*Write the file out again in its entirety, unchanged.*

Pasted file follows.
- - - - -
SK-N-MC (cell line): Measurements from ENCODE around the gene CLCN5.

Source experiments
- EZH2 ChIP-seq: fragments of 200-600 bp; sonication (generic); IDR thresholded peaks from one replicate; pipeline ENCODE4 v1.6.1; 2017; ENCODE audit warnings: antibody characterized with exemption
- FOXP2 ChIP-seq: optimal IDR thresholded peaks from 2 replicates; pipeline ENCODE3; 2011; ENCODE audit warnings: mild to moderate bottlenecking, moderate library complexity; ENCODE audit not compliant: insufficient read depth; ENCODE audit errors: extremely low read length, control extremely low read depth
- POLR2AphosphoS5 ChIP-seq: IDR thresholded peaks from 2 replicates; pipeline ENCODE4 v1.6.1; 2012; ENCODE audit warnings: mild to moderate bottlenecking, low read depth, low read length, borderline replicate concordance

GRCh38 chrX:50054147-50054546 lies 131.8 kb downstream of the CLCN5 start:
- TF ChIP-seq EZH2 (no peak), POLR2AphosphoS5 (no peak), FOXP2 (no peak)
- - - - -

SK-N-MC (cell line): Measurements from ENCODE around the gene CLCN5.

Source experiments
- EZH2 ChIP-seq: fragments of 200-600 bp; sonication (generic); IDR thresholded peaks from one replicate; pipeline ENCODE4 v1.6.1; 2017; ENCODE audit warnings: antibody characterized with exemption
- FOXP2 ChIP-seq: optimal IDR thresholded peaks from 2 replicates; pipeline ENCODE3; 2011; ENCODE audit warnings: mild to moderate bottlenecking, moderate library complexity; ENCODE audit not compliant: insufficient read depth; ENCODE audit errors: extremely low read length, control extremely low read depth
- POLR2AphosphoS5 ChIP-seq: IDR thresholded peaks from 2 replicates; pipeline ENCODE4 v1.6.1; 2012; ENCODE audit warnings: mild to moderate bottlenecking, low read depth, low read length, borderline replicate concordance

GRCh38 chrX:50054147-50054546 lies 131.8 kb downstream of the CLCN5 start:
- TF ChIP-seq EZH2 (no peak), POLR2AphosphoS5 (no peak), FOXP2 (no peak)